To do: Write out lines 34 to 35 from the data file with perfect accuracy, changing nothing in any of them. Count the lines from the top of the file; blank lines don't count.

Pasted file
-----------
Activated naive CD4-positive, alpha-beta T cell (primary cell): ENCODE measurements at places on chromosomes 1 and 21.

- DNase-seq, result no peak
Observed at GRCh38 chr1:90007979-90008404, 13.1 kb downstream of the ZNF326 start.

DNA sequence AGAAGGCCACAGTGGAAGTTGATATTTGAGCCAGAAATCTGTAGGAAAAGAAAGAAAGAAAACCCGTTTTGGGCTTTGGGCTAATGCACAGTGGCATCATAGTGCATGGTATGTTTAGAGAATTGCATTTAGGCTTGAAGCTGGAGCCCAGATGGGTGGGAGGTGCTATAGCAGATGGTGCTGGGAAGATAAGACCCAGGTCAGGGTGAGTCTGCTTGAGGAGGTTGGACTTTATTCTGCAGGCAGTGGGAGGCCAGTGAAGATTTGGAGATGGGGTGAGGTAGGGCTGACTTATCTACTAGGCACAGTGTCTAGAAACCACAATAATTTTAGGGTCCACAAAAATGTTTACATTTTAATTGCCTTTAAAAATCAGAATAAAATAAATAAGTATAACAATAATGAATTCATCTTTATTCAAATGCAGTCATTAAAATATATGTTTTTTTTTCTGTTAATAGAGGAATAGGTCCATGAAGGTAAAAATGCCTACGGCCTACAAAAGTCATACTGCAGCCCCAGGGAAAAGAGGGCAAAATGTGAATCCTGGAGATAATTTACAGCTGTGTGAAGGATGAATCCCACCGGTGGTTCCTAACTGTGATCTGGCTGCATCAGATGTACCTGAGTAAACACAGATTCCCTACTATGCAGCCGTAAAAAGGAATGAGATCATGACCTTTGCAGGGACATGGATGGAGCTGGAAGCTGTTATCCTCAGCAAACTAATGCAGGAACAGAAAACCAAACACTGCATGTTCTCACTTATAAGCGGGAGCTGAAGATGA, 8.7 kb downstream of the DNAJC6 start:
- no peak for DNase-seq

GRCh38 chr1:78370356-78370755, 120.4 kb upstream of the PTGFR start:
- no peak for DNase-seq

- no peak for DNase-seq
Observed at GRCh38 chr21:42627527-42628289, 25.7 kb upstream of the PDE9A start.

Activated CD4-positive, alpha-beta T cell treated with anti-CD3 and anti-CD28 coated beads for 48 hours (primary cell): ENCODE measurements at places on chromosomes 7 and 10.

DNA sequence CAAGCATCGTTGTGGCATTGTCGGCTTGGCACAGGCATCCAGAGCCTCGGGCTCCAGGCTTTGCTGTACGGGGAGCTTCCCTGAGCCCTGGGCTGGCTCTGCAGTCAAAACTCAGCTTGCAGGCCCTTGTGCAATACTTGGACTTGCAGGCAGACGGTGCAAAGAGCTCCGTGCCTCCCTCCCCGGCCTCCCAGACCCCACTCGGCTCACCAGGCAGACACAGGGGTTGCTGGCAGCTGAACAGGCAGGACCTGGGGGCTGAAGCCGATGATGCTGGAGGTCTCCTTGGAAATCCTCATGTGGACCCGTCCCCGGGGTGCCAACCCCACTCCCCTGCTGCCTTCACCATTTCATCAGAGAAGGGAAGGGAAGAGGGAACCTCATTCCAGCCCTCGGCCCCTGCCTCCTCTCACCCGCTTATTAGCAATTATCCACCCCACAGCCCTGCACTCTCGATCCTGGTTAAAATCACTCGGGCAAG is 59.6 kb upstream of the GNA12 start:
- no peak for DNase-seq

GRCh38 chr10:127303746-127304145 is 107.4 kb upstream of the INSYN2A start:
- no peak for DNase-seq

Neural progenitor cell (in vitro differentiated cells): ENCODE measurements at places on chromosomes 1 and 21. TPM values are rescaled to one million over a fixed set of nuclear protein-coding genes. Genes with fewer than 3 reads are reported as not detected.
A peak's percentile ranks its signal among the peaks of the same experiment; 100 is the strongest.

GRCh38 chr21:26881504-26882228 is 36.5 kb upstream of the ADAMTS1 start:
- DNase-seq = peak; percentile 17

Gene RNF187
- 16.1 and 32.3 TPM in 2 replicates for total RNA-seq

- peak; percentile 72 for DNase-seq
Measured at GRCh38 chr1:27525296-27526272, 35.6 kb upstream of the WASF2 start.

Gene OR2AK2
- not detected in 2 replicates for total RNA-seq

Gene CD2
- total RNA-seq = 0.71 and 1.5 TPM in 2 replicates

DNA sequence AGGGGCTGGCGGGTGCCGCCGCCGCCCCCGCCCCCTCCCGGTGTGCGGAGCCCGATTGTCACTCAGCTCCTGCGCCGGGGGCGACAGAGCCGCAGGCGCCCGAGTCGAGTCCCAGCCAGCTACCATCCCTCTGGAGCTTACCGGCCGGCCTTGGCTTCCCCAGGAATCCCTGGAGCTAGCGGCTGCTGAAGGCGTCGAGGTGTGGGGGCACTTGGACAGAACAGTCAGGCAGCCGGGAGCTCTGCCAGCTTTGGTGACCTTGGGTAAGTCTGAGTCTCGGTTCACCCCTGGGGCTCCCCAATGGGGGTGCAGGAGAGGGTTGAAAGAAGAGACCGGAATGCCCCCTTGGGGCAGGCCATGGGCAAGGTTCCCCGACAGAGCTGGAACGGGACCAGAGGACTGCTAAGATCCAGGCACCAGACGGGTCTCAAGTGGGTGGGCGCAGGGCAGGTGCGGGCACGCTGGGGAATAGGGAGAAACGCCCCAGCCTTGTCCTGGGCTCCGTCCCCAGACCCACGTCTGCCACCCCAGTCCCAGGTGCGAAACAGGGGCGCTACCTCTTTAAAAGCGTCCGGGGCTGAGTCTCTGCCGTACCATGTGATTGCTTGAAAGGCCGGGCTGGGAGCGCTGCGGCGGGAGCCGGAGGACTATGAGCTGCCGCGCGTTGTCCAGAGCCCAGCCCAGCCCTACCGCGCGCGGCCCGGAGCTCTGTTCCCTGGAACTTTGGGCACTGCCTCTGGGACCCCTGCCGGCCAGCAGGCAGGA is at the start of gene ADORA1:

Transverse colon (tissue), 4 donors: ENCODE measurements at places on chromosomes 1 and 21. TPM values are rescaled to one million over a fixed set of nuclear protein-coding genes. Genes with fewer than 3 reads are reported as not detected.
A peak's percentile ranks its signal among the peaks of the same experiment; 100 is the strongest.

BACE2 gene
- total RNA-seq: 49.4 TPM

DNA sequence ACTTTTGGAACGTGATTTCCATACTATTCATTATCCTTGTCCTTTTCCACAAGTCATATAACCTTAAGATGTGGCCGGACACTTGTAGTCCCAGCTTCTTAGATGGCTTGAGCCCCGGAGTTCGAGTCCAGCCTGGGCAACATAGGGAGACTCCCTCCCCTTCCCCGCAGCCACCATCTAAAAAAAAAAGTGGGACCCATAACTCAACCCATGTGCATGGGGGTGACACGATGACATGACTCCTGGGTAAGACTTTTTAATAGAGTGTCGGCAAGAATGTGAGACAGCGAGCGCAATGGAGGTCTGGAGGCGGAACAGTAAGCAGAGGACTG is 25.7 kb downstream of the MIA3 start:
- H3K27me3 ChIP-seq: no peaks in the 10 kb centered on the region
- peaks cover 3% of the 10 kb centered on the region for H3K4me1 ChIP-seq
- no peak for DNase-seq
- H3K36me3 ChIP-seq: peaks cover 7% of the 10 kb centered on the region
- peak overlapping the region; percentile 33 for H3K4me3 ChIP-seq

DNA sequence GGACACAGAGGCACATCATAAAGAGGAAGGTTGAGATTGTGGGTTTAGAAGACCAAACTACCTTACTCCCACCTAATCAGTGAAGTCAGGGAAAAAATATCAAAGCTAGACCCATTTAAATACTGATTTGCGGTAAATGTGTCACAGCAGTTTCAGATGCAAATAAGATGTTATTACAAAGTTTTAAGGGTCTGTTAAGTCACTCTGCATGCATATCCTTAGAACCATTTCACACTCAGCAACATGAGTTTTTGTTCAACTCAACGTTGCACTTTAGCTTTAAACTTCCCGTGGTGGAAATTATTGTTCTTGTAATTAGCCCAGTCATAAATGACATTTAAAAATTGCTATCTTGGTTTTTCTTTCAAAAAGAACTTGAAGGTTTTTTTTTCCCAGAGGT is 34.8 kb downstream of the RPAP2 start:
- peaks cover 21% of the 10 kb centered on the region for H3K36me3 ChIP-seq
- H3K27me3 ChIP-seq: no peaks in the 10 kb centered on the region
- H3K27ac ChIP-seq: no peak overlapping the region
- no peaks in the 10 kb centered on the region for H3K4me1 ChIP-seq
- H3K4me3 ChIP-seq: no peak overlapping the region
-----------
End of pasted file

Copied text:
- peaks cover 3% of the 10 kb centered on the region for H3K4me1 ChIP-seq
- no peak for DNase-seq